Sen. Mike Lee (R-Utah) unloaded on the administration on Wednesday afternoon for disregarding Congress’s role to declare war. He told reporters after a briefing on the strike killing Iranian Maj. Gen. Qasem Soleimani and its aftermath: “The briefing lasted only 75 minutes, whereupon our briefers left. This, however, is not the biggest problem I have with the briefing, which I would add was probably the worst briefing I’ve seen at least on a military issue in the nine years I’ve served in the United States Senate.” He was just getting warmed up:

"I find it insulting and I find it demeaning to the Constitution of the United States," Lee said, adding, “It’s un-American. It’s unconstitutional. And it’s wrong. ... They are appearing before a coordinate branch of government responsible for their funding, for their confirmation, for any approval of any military action they might take. They had to leave after 75 minutes while they were in the process of telling us that we need to be good little boys and girls and not debate this in public. I find that to be absolutely insane.” He also made clear that because of the briefing he would now join in a war-powers resolution introduced by Sen. Tim Kaine (D-Va.).

It is not surprising that the administration gives the same dismissive and insulting lecture behind closed doors that it delivers in public when it’s imperious attitude is called into question. What is stunning is that with the exceptions of Lee and Sen. Rand Paul (R-Ky.), no other Republicans are speaking up. Paul said, “Today … Sen. Lee and I are stepping up and saying we are not abdicating our duty.” Unfortunately, the other 51 Republicans in the Senate are doing exactly that.

As though to prove Lee’s point that President Trump’s dictatorial style is unbecoming of a democracy, the sycophantic Sen. Lindsey O. Graham (R-S.C.) whined that Lee and Paul were “overreacting.” Modeling himself Trump, he sneered, “I’m going to let people know … to play this game with the War Powers Act, which I think is unconstitutional, is that whether you mean to or not, you’re empowering the enemy.”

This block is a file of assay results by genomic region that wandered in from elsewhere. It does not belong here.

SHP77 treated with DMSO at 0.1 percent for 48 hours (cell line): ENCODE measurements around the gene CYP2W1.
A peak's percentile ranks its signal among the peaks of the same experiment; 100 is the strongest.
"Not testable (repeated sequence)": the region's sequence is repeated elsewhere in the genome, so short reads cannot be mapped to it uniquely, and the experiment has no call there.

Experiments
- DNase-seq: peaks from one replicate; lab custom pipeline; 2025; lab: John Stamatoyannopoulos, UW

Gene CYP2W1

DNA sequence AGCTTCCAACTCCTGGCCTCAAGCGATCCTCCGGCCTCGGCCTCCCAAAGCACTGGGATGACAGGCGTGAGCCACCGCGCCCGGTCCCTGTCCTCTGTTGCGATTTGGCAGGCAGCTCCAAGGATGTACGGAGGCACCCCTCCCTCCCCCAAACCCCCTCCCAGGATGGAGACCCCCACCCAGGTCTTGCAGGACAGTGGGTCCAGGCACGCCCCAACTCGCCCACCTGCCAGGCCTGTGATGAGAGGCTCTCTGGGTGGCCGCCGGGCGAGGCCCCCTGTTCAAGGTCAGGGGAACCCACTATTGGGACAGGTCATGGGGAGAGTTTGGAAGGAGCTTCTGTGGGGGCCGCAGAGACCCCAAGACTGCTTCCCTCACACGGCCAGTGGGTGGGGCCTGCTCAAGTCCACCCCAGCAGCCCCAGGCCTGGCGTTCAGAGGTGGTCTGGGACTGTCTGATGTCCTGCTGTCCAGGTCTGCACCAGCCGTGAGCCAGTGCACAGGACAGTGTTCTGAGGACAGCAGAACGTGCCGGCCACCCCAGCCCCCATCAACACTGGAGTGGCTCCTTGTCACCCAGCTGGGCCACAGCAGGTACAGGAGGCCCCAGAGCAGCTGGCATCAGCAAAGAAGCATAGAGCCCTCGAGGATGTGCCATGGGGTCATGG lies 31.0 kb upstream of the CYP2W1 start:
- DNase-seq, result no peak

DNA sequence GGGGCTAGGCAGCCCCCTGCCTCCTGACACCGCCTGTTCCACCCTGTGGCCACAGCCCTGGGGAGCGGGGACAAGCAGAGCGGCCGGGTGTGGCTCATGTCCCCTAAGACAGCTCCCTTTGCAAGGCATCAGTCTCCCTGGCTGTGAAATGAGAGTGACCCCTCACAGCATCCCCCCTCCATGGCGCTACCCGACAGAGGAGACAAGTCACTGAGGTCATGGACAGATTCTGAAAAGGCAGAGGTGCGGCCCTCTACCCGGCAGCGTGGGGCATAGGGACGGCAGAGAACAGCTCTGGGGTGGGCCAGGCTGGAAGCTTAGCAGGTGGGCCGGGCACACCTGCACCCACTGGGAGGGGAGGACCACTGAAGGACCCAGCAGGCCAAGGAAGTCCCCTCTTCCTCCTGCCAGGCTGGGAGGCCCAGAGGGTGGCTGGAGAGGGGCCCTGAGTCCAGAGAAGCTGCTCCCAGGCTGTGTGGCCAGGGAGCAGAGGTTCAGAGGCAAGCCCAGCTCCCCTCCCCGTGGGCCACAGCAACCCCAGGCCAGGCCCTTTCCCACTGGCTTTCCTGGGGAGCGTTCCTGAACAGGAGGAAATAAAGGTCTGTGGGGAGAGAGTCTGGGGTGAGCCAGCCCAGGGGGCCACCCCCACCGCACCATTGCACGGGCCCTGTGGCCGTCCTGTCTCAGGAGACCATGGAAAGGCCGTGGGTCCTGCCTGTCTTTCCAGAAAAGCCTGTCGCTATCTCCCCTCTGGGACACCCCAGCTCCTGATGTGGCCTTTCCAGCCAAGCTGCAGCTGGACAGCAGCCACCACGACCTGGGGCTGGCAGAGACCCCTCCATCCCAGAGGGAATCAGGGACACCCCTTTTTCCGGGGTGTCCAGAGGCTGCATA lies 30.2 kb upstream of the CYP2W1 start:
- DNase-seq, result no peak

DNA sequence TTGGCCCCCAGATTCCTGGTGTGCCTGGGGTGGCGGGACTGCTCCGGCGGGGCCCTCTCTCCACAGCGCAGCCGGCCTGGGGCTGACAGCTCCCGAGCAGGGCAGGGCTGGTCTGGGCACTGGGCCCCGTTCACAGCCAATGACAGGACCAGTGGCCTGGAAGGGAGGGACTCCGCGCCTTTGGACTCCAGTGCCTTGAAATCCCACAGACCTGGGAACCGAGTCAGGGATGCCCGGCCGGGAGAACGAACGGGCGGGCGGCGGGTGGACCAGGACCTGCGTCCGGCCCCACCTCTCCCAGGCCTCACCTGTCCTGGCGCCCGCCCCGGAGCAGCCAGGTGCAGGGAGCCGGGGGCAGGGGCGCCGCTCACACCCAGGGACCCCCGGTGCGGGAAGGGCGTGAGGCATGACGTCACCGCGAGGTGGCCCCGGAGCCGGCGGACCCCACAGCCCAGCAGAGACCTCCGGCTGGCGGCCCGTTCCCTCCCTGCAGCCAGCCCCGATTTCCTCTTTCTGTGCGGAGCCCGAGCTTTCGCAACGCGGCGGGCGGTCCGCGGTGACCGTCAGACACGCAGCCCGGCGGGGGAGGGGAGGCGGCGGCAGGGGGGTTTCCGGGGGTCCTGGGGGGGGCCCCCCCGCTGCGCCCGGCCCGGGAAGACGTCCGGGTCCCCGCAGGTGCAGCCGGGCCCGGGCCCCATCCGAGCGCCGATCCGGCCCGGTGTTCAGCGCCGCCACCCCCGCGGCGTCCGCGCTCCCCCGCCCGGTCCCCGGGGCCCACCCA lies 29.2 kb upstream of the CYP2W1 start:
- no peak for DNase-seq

Paul retorted, "I think it’s sad when people have this fake sort of drape of patriotism, and anybody that disagrees with them is not a patriot.“ His remarks would apply to Trump and his boosters, such as former U.S. ambassador to the United Nations Nikki Haley, who falsely accused Democrats of mourning Soleimani’s death.

Paul continued, “I love my country. I have many family members that serve in the military and continue to serve. I love my country as much as the next guy. For him to insult and say that somehow we’re not as patriotic as he is — he hasn’t even read the Constitution … he insults the Constitution, our Founding Fathers, and what we do stand for in this republic by making light of it and accusing people of lacking patriotism.” He added, “I think that’s a low, gutter type of response.”

There are several points worth underscoring.

First, it is shameful that only two Republican senators take their constitutional duties seriously. When Speaker Nancy Pelosi (D-Calif.) holds a vote on war powers on Thursday, it will be interesting to see whether there are any House Republicans willing to speak up. Second, I truly hope Paul and Lee now speak up when the administration delivers the same “gutter type” of response to Democrats and when Trump and his lackeys insists that Democrats who want to know the factual and constitutional basis for his actions are being disloyal. Perhaps they will start a bipartisan trend to defend their institutional prerogatives. Third, Lee and Paul should show the same respect for their roles as members of an equal branch of government in the impeachment process, holding the president to account for his abuse of power and insisting that the Senate conduct a fair trial with witnesses such as former national security adviser John Bolton, who is now ready to testify.

The Constitution is not a smorgasbord from which you can select certain items and bypass others; the same Constitution that allocates the power to declare war to Congress requires the senators in an impeachment trial to take a separate oath of office (which requires them to render “impartial justice.") The same Constitution requires the president to use his powers solely for the benefit of the country and not his personal or political interests.

If Lee and Paul are concerned that Trump thinks he can do whatever he pleases, they should take seriously the articles of impeachment and the facts that support them — which include evidence of Trump’s illegal attempt to impound congressional funds, his refusal to allow witnesses to testify or to turn over relevant documents, as well as his use of his office to extort an ally into giving him political help. This episode, we pray, serves as a wake-up call to them and their colleagues as to the dangers posed by an autocratic president and his party lackeys who are content to see him shred the Constitution.

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